8. Tuberculosis (TB)
Most often, the transmission of tuberculosis in medical and nursing environments is done on a patient-to-patient basis. Typically, this is because one patient with the disease is simply not isolated from the rest of the hospital’s population. In other cases, it’s because the patient simply was not aware that they suffered from TB at the time of their admission to the facility. Most forms of TB can be treated and minimized, though particularly aggressive strains of the disease have shown a great deal of resistance to antibiotics that are typically used to treat the condition.
9. Vancomycin-intermediate or Vancomycin-resistant Staphylococcus aureus
Known in the medical community as either VISA or VRSA, these two diseases are actually quite common among those patients who have medical equipment attached to their body on a long-term or permanent basis. Those with kidney problems are particularly predisposed to infection, as are those patients who commonly use a catheter tube before, during, or after some kind of serious surgery.
The two forms of staphylococcus are so named because they are moderately or entirely resistant to the antibiotic vancomycin. Treatment can be conducted using other antibiotic drugs, however, and most patients are able to recover from this infection when it is caught early, treated effectively, and prevented on a proactive basis going forward. Unlike viral infections, however, bacterial infections can occur again at any time. For this reason, increased vigilance is urged of those who are connected to medical devices that penetrate the skin, enter the body, and assist with daily functions like kidney function, urination, and many others.
10. Staphylococcus aureus
In what might be the least invasive and least concerning disease commonly found in hospitals, Staphylococcus aureus is actually present in just under one third of the entire population. The condition is associated with negative effects on the skin, as it is typically a skin infection. The side effects of the disease most often manifest themselves in small, pimple-like growths that ebb and flow over the course of the infection. Treatment with antibiotics is effective in virtually every case, and this less severe form of staphylococcus can be eradicated in just a few days after treatment has commenced.
Plenty of Threats: A Bacterial or Viral Infection is All Too Common
The very nature of today’s hospitals means that patients are exposed more than ever to the potential for both viral and bacterial infections, placing their health at risk in at least ten ways during every visit. The good news is that virtually every common infection or disease transmitted at today’s hospitals can be treated with either extended vigilance or a robust dose of antibiotics. In fact, many of these diseases are considered relatively minor in the grand scheme of hospital infections and the diseases treated at today’s medical centers….. https://www.nursingschoolhub.com/most-common-diseases-found-in-hospitals/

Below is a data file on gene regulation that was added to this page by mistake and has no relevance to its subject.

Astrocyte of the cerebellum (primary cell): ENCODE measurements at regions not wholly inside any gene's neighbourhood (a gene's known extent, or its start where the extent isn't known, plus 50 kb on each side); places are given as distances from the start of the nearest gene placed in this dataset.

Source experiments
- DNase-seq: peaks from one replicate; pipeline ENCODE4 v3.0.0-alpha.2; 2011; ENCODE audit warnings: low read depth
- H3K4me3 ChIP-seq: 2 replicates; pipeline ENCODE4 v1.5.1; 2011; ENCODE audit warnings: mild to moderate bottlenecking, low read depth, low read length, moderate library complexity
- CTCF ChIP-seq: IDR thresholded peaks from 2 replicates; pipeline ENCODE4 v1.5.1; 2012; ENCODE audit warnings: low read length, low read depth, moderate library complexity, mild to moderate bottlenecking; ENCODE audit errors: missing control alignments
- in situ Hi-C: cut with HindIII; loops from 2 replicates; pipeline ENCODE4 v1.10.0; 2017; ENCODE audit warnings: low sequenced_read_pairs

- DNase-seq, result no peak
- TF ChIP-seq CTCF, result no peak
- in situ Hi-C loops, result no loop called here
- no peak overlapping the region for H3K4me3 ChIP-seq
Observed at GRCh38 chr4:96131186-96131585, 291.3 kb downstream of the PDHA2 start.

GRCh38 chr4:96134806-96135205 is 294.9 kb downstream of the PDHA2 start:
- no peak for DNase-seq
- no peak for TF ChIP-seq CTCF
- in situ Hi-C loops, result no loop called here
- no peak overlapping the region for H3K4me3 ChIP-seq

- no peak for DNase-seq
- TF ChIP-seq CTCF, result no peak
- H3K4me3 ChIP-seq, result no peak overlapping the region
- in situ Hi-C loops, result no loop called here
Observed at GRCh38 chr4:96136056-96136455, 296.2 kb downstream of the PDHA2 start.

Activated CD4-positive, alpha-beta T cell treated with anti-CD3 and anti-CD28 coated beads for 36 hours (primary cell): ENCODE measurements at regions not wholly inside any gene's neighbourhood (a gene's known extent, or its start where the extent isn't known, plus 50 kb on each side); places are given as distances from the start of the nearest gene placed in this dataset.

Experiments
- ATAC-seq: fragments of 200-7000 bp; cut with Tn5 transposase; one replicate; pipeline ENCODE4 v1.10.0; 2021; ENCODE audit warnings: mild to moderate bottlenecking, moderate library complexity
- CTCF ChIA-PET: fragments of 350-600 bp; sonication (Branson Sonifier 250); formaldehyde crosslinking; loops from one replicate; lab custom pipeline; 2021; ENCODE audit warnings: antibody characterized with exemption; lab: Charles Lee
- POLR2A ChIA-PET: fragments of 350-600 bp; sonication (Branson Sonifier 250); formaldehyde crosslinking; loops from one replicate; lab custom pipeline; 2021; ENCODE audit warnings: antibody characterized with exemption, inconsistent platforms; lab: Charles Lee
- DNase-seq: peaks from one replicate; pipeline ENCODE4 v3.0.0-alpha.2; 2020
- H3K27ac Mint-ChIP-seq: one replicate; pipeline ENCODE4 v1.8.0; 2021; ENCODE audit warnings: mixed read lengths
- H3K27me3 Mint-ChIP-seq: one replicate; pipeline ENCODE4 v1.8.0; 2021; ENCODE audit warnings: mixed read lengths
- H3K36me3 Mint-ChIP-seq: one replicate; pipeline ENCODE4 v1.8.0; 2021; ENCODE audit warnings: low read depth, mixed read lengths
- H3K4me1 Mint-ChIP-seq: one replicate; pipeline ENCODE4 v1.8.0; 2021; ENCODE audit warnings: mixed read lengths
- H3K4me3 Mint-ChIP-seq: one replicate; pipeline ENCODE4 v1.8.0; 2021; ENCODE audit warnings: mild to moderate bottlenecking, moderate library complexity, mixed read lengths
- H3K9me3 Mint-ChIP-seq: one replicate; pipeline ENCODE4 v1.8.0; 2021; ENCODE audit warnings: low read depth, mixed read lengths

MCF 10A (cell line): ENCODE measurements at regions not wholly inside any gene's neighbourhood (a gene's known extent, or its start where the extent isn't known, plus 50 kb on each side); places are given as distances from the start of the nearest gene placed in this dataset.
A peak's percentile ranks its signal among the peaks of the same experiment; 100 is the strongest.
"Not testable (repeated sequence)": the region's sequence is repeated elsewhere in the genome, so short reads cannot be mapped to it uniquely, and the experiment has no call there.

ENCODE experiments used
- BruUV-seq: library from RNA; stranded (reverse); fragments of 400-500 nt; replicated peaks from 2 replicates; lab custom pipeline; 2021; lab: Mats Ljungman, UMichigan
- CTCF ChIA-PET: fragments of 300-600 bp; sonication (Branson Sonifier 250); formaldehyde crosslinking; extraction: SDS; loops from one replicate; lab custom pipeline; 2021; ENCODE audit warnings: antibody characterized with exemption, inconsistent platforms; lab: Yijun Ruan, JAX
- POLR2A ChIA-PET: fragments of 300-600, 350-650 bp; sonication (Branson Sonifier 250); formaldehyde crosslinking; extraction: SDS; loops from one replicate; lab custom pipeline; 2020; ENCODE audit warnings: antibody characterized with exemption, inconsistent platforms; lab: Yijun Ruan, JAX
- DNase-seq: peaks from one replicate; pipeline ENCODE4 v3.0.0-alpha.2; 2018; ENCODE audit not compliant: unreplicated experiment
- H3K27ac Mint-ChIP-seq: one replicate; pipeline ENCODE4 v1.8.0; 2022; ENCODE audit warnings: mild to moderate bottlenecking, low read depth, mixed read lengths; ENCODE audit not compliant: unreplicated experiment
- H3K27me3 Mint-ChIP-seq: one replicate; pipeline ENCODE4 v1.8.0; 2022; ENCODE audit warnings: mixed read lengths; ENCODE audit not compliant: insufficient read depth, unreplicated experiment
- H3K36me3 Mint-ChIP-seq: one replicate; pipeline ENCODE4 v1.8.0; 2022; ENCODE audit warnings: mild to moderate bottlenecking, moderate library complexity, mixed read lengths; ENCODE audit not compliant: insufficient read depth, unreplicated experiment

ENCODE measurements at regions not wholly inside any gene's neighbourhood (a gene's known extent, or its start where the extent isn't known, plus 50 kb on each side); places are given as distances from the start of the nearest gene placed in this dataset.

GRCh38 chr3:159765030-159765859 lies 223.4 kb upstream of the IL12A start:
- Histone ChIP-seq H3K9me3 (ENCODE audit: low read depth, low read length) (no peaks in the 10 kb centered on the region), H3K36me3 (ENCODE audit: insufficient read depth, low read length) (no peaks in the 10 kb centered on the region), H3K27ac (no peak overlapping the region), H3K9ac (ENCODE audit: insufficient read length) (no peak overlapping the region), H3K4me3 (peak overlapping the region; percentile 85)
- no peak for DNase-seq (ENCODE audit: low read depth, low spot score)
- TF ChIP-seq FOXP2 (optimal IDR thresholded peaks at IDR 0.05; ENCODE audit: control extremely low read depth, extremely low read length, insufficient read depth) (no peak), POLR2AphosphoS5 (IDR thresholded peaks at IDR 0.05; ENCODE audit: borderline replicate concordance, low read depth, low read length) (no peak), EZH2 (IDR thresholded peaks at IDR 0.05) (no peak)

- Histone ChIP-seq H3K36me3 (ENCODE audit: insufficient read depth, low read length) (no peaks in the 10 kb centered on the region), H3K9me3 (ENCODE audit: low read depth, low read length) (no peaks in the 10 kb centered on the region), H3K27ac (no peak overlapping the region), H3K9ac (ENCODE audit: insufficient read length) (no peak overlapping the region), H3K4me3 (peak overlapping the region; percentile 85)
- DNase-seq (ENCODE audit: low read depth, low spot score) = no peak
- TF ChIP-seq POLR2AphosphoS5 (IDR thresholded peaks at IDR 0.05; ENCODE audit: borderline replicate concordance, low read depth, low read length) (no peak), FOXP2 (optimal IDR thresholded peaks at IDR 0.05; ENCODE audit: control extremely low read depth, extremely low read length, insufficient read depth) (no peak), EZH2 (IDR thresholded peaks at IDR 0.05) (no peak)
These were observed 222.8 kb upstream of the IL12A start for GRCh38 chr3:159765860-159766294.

An Elsevier reported study said hospital surfaces may harbor dangerous germs.

Science Daily reported in Hospital privacy curtains may harbor dangerous germs:

Without timely intervention, privacy curtains in hospitals can become breeding grounds for resistant bacteria, posing a threat to patient safety, according to new research published in the American Journal of Infection Control (AJIC), the journal of the Association for Professionals in Infection Control and Epidemiology (APIC).
The longitudinal, prospective, pilot study tracked the contamination rate of ten freshly laundered privacy curtains in the Regional Burns/Plastics Unit of the Health Services Center in Winnipeg, Canada. While the curtains had minimal contamination when they were first hung, the curtains that were hung in patient rooms became increasingly contaminated over time — and by day 14, 87.5 percent of the curtains tested positive for methicillin-resistant Staphylococcus aureus (MRSA), a pathogen associated with significant morbidity and mortality. In contrast, control curtains that were not placed in patient rooms stayed clean the entire 21 days.
None of the rooms where the curtains were placed were occupied by patients with MRSA. Four curtains were placed in a four-bed room; four were placed in two double rooms; and two controls were placed in areas without direct patient or caregiver contact. Researchers took samples from areas where people hold curtains, suggesting that the increasing contamination resulted from direct contact….
By day 21, almost all curtains exceeded 2.5 CFU/cm, the requirement for food processing equipment cleanliness in some locations, such as the United Kingdom….
The study authors acknowledge the small sample size of this pilot study and recommend additional research to understand the clinical consequences of contaminated curtains. https://www.sciencedaily.com/releases/2018/09/180927215701.htm

Citation:

Hospital privacy curtains may harbor dangerous germs
Date: September 27, 2018
Source: Elsevier
Summary:
Without timely intervention, privacy curtains in hospitals can become breeding grounds for resistant bacteria, posing a threat to patient safety, according to new research.
Journal Reference: